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Does your company have an established business model? A comprehensive business model is a crucial element for every startup business because it determines the value of your business. It also comes in handy if you’re looking to apply for instant business loans. Therefore, your business model should outline how stakeholders – customers, suppliers, and everyone involved – can benefit from your business.
Many people think that a business model is just like a business plan. A business plan contains financial projections, business goals, management plans, and marketing strategies that are yet to be implemented. Business plans are often drafted to impress potential lenders and investors; leaving no room for experimentation.
On the other hand, a business model is all about finding which strategy brings the most value to stakeholders. It requires experimentation and tinkering until you can find a model that works best for your business. With that in mind, you often have to design different variations of the same business model and test them out in the real world.
There is no one-size-fits-all when it comes to business models. But to give entrepreneurs an idea, a “business model canvas” can help you get started. According to the canvas, there are nine important elements for a successful business model:
But as technology evolves, so does the business model canvas. The lean startup canvas is derived from the business model canvas and it involves experimentation, customer feedback, and iterative design. The key elements for the lean canvas include the following:
Before choosing the type of business model for your business (you can also create a new methodology if you like), it’s important to understand and evaluate your business.
As mentioned, there are different ways to establish value. Take a closer look at five different types of business models across varying industries.
Did you know that blades are often more expensive than razors? This concept is the basis for the razor and blade revenue model, or also known as bait and hook. With this type of business model, an item is sold at a lower price to increase the sales of a complementary product.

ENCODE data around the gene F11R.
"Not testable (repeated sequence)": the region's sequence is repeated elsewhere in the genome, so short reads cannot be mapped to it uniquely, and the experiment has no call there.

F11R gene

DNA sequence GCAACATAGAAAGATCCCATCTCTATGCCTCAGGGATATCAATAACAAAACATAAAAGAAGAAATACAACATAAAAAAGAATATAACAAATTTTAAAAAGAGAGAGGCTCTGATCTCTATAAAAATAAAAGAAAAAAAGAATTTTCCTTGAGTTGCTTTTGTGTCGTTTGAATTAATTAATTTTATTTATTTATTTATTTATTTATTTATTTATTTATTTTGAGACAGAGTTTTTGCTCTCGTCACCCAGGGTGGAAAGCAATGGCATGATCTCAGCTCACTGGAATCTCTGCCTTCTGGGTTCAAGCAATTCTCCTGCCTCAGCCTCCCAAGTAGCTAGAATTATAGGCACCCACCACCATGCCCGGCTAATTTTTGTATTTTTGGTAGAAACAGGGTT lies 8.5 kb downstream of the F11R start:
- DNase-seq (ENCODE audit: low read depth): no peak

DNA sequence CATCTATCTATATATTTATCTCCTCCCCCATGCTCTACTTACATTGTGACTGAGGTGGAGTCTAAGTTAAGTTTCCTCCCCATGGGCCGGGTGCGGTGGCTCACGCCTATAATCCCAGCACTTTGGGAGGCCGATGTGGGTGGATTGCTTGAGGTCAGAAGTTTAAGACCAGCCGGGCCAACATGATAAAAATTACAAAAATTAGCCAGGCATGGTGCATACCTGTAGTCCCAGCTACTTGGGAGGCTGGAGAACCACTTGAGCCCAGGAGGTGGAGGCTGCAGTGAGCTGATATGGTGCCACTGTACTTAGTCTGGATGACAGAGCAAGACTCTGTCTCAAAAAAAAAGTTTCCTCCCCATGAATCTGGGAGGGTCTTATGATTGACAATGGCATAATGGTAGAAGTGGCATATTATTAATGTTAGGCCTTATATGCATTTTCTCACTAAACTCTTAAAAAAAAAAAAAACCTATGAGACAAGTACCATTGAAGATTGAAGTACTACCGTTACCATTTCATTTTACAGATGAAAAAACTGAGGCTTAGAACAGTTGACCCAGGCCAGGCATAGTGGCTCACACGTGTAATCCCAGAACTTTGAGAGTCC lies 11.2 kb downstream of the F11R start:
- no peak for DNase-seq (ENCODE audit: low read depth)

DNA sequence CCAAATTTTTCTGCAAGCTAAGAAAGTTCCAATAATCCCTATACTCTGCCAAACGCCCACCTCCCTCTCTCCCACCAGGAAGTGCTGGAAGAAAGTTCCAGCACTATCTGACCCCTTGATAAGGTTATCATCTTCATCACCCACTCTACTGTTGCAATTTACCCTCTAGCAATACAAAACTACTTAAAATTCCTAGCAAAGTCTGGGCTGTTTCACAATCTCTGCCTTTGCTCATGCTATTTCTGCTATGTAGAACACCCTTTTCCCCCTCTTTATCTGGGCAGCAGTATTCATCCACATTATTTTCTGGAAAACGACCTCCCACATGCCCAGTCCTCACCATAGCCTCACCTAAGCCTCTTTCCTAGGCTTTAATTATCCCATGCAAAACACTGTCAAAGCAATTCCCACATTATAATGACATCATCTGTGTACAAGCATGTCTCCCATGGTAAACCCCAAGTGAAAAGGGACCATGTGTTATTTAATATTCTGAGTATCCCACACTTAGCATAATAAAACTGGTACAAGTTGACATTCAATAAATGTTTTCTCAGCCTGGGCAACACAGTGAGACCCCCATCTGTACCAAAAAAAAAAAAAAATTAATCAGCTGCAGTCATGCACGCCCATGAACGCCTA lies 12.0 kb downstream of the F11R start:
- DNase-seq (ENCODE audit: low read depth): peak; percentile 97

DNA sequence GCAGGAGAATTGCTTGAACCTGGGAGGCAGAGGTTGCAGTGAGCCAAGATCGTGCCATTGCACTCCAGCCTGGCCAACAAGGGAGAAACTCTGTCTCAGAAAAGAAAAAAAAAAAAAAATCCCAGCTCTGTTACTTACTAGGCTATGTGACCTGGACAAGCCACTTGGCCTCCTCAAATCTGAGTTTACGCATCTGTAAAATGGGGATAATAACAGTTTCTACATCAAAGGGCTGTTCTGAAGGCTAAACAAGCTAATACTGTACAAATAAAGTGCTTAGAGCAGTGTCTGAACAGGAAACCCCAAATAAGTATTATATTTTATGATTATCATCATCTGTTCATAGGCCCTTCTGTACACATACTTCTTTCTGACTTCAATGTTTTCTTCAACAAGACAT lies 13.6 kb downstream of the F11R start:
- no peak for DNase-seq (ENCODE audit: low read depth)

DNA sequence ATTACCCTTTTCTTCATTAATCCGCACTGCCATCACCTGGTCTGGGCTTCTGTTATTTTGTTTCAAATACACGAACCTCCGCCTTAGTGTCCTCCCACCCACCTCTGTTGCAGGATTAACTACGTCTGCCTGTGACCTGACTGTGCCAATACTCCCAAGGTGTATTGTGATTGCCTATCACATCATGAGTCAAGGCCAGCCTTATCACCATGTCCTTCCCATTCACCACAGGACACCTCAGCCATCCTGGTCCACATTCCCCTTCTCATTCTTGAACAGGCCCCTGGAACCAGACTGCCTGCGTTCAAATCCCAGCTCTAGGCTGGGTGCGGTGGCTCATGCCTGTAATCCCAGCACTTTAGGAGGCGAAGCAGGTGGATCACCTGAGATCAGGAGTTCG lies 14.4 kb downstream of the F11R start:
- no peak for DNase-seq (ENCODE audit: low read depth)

For example, Microsoft didn’t profit from the sales of their Xbox One X game console. However, they do get $7 for every $60 video game that users purchase to use the console. Another example would be Keurig Green Mountain’s single-serve coffee brewers which are sold at a fair price. But for the K-cup coffee pods that needed to go with the coffee brewer? Not so much.
Have you ever wondered how Facebook, Google, and other online platforms make money? If you didn’t have an idea, that’s because they’re implementing the hidden revenue business model. Google and Facebook are free to use, but they do monetize the user data.
When you do a quick Google search or ‘like’ a post on Facebook, these companies gather data to get you profiled. The data gathered will be sold anonymously to businesses so they can use it to target ads. It’s called “hidden revenue” because we don’t even have an idea that information is being sold.
Peer-to-peer (P2P) business model strives to create value for product demand and offer. In a P2P business model, your company is the intermediary that often profits by commissions. A common example of a P2P business model is Airbnb. This platform allows seamless transactions between hosts and guests. The company only intervenes to build trust and lower the risk for both parties.
Spotify, Netflix, OneDrive, and Evernote are some of the popular applications that offer freemium versions. Offering free versions of your product/services is an effective way to grow and expand your business. As the name implies, freemiums are a combination of a free and paid service.
Companies offer a basic version of the product, which will still work like the premium product but often has limited storage or features. Free versions are generally used to generate leads and invite them to upgrade their accounts or to advertise your product or service.
The buy-one-give-one business model (also known as “one for one”) is a social entrepreneurship business model. Blake Mycoskie of TOMS Shoes developed this type of business model. It essentially involves giving one item for every product purchased. In this case, for every pair of TOMS purchased, the company gives away another pair to underprivileged kids.
Another example would be from a company called SoapBox. They sell bathroom products like liquid hand soap, bar soaps, body wash, etc. For every product sold, a bar of soap is given to someone who needs it. Bars of soap is one of the most requested products in homeless shelters.
Experimenting on different types of business models to see what works best can be time-consuming, but it’s definitely worth it in the end. If you ever find yourself short on cash in the middle of a business model experiment, SMB Compass can help. We offer instant business loans to small businesses and startup companies in the United States, including yours. Call us today at (888) 853-8922 for a free financial consultation.
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